Stevie Nicks Has Lived a Tumultuous Life as a Female Rocker - Here Are 10 Behind-The-Scenes Stories about the Singer
She incarnated the stereotype of the wild rock and roll star that few women had done it in her time, and she had quite an interesting ride that saw her conquer the business and dancing at the edge of death itself.
The 71-year-old singer and songwriter Stevie Nicks is known as the spotlight-stealing lead singer of the influential rock band Fleetwood Mac as well as for her eclectic and successful solo career.
But behind her public image and the outrageous rumors that surround her, there are a lot of interesting things going on behind the scenes that offer a true dimension of her life journey.
RECRUITED ON NEW YEARS EVE
The last-minute exit of longtime Fleetwood Mac guitar player Bob Welch left band owner Mick Fleetwood desperate for a replacement, and he set producer Keith Olsen on a mission to find him or her.
Olsen, who had co-produced the second album of the duo of Stevie Nicks and then-boyfriend Lindsay Buckingham, thought about the latter to join the band filling in for Welch, which he accepted on one condition: Nicks was coming with him.
The negotiation wasn’t easy, but we know that in the end, they said yes. Olsen reportedly spent New Year’s Eve 1974 talking the couple into joining Fleetwood Mac, which started the band’s most successful period.
Nicks was a dance enthusiast since she was a little girl, and she even took some ballet classes both as a child and as an adult, and while she never became a ballerina, she is famous for her signature moves on stage.
But according to sound engineer Ken Caillat, who worked on the recording of Fleetwood Mac’s first album with Nicks, there was something more to her dancing than artistic pursuit.
“She believed she had magical powers,” Caillat told author Zoe Howe, writer of the book “Stevie Nicks: Visions, Dreams, and Rumours.” Nicks reportedly “whirled and pirouetted around the studio, her arms aloft, apparently in an altered state.”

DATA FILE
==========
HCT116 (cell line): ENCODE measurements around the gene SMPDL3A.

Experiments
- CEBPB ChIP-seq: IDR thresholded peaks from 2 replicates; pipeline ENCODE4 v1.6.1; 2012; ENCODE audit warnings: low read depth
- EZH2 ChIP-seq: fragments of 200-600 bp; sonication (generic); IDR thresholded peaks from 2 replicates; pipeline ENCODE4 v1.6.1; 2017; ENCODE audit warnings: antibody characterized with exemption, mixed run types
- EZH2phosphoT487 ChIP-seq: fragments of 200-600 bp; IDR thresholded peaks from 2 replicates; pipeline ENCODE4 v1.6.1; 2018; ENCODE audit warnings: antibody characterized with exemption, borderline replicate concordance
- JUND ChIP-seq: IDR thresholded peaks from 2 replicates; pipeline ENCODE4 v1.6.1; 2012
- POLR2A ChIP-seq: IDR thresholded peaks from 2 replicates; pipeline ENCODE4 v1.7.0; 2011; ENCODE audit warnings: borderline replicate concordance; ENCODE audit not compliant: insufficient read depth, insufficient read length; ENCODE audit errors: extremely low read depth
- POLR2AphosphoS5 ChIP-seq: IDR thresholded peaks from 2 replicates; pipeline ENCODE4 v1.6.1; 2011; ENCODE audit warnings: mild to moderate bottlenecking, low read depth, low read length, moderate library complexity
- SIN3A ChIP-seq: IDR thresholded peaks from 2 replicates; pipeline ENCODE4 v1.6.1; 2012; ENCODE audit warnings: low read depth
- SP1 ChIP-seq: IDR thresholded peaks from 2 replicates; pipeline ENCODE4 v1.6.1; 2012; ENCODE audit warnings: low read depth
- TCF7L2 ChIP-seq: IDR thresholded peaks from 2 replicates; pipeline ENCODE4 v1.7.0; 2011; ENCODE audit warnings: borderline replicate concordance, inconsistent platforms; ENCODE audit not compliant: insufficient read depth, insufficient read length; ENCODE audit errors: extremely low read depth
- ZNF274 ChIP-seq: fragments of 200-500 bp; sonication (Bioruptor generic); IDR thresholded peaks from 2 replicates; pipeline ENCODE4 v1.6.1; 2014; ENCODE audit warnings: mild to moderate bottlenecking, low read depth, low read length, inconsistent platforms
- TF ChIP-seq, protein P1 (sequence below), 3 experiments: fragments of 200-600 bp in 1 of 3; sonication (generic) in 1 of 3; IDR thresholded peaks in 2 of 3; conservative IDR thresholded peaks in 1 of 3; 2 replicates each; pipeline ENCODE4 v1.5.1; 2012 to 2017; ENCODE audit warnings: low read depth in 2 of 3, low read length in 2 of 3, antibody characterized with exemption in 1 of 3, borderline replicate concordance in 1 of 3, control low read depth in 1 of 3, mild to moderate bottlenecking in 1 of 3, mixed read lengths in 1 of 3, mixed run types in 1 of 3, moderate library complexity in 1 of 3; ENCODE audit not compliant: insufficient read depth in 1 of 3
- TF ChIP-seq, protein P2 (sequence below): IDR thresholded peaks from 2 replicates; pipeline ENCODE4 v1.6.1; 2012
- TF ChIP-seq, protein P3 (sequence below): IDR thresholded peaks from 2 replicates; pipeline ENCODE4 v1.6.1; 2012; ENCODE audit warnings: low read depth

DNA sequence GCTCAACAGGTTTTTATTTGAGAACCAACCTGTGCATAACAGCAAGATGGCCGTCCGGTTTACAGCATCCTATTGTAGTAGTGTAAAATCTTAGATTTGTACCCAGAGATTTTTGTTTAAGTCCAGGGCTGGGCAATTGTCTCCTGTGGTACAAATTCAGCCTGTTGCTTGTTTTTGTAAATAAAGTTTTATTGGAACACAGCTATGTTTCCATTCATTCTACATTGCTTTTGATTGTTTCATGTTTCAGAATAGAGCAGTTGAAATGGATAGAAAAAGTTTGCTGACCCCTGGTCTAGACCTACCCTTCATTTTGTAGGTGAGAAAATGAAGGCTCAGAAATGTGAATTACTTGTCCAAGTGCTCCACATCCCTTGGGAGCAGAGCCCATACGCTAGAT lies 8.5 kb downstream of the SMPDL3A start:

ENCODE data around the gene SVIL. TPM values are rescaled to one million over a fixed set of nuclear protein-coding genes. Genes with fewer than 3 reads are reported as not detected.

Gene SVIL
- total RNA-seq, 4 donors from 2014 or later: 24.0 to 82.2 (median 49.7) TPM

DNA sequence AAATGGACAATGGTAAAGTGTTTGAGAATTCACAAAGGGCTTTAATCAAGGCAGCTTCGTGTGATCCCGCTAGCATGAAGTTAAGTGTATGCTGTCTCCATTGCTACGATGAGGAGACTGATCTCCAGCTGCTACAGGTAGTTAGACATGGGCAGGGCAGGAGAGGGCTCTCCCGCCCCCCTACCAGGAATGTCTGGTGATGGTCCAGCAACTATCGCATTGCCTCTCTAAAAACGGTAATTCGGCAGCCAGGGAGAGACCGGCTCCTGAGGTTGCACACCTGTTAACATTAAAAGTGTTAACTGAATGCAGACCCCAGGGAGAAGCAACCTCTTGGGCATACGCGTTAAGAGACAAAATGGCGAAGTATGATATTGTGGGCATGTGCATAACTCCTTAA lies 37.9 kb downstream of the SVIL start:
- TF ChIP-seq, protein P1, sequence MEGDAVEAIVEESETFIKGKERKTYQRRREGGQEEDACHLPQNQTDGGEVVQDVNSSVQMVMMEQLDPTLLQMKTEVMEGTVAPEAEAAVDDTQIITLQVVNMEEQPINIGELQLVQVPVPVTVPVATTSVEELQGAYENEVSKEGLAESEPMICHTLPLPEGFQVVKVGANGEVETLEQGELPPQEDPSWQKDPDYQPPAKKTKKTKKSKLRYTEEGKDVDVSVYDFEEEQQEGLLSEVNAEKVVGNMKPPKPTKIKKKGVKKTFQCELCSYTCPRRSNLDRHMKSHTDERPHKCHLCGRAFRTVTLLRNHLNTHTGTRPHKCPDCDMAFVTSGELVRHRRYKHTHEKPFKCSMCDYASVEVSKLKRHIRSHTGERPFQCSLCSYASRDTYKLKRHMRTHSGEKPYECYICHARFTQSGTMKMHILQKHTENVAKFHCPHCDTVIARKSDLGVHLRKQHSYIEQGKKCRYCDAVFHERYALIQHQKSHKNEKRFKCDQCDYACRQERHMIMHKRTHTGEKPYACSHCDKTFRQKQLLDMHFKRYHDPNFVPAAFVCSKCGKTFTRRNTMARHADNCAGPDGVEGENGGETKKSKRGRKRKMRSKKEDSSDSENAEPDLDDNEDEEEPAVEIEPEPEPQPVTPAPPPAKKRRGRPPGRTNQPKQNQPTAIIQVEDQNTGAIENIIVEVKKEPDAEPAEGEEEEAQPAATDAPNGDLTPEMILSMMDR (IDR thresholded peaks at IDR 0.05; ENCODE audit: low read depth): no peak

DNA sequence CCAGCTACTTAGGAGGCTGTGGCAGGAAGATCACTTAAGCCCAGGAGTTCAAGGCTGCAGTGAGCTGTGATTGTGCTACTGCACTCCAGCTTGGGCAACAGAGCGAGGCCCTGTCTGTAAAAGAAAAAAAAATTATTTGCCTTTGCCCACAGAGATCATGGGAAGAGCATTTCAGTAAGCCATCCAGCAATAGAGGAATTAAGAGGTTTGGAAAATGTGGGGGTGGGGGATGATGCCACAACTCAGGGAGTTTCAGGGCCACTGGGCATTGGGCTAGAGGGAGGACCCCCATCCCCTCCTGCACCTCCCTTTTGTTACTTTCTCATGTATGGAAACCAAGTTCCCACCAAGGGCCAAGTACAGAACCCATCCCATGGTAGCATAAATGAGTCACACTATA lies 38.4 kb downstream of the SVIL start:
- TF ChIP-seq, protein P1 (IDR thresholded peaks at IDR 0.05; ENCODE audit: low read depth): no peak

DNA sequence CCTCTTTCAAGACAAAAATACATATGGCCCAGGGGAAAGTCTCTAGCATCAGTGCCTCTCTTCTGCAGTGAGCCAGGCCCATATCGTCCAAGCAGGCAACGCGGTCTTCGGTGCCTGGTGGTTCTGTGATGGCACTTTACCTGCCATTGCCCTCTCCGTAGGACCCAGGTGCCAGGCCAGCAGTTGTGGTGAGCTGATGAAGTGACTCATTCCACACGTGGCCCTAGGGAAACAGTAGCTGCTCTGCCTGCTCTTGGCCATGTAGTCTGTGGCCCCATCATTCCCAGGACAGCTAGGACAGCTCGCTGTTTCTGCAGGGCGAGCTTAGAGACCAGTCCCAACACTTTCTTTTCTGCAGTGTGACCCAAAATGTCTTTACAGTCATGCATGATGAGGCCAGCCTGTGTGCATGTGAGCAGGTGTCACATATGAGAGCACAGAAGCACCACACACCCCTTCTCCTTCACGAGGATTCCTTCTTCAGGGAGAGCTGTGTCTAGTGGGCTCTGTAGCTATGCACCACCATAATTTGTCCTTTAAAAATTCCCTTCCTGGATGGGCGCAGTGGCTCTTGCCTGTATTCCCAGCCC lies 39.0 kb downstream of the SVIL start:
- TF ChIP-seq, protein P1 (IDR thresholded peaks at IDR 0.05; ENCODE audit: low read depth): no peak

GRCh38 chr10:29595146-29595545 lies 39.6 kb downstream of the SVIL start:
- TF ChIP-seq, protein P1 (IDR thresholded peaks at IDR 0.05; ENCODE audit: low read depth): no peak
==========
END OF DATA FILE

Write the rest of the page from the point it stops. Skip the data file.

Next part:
HER OWN COVEN
Much to Nicks’ liking, she has developed the reputation of being associated with magic and witchcraft. But her interest in the occult was more than a trend and anesthetic; it was a refuge for her during difficult times, in a symbolic way.
Borrowing the concept of a coven of witches, Nicks formed her own coven around her to help her cope with the devastating pressures of her first tour with Fleetwood Mac.
“My first impression of touring with Fleetwood Mac was seeing Stevie and her acolytes… She seemed to collect talented, young, beautiful girls who would then dress like her and follow her around all the time,” Kenny Loggins recalled.
PARTYING TOOK A TOLL ON HER
But as exhausting as it was for Nicks to tour, she came to enjoy the success she helped her new band achieve, and by 1977, when the album “Rumours” was released, she was partying so hard that she nearly went blind one night.
According to biographer Howe, the singer left her contact lenses on for a full two days, which caused severe damage to her cornea, forcing her to bandage her eyes for days and almost losing her sight.